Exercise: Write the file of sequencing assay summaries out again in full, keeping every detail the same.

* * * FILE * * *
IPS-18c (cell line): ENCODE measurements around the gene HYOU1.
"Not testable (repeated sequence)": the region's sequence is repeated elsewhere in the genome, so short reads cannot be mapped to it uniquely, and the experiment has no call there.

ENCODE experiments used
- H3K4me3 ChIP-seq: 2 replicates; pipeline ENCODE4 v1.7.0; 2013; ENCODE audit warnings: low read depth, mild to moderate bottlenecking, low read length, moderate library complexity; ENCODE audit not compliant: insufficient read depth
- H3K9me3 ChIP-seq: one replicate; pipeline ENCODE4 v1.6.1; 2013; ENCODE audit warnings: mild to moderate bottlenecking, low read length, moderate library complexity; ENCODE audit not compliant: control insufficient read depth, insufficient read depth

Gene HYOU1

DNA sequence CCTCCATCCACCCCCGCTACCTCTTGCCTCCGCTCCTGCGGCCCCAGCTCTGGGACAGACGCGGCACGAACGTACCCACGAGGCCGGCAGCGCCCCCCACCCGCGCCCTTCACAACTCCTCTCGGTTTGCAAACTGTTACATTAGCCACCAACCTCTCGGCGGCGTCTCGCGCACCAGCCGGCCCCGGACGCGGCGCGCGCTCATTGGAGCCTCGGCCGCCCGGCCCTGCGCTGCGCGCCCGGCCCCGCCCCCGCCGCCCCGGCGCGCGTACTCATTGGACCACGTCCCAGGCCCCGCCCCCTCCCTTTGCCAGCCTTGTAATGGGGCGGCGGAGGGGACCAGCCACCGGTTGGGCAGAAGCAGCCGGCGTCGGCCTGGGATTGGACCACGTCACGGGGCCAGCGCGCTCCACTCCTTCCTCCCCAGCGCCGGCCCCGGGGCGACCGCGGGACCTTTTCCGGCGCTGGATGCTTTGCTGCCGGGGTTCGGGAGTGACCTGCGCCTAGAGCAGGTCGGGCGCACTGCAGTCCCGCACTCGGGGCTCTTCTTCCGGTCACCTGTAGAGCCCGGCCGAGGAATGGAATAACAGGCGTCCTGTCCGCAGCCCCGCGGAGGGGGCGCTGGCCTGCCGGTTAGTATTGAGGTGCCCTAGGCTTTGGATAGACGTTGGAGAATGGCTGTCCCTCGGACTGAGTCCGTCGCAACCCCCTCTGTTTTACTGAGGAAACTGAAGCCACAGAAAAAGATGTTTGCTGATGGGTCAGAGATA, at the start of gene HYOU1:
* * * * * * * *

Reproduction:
IPS-18c (cell line): ENCODE measurements around the gene HYOU1.
"Not testable (repeated sequence)": the region's sequence is repeated elsewhere in the genome, so short reads cannot be mapped to it uniquely, and the experiment has no call there.

ENCODE experiments used
- H3K4me3 ChIP-seq: 2 replicates; pipeline ENCODE4 v1.7.0; 2013; ENCODE audit warnings: low read depth, mild to moderate bottlenecking, low read length, moderate library complexity; ENCODE audit not compliant: insufficient read depth
- H3K9me3 ChIP-seq: one replicate; pipeline ENCODE4 v1.6.1; 2013; ENCODE audit warnings: mild to moderate bottlenecking, low read length, moderate library complexity; ENCODE audit not compliant: control insufficient read depth, insufficient read depth

Gene HYOU1

DNA sequence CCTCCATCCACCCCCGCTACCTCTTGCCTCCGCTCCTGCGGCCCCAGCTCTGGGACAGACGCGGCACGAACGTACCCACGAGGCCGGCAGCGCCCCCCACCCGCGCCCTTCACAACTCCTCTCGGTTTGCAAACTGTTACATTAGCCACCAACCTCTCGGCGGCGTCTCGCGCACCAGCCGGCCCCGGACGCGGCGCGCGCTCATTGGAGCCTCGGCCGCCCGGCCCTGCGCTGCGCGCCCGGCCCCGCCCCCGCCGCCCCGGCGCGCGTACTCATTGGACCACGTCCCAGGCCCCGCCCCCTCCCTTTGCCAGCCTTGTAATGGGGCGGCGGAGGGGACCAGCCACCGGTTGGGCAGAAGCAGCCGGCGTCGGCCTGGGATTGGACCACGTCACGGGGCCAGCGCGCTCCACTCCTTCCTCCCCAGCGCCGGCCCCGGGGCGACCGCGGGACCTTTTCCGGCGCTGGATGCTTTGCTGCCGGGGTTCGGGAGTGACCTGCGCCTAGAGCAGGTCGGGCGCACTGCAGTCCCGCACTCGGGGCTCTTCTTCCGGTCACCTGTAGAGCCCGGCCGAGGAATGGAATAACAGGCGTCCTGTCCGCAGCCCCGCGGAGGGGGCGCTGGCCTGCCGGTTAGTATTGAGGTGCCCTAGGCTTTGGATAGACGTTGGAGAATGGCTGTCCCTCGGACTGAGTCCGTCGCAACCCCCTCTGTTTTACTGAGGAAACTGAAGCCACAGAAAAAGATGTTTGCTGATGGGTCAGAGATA, at the start of gene HYOU1: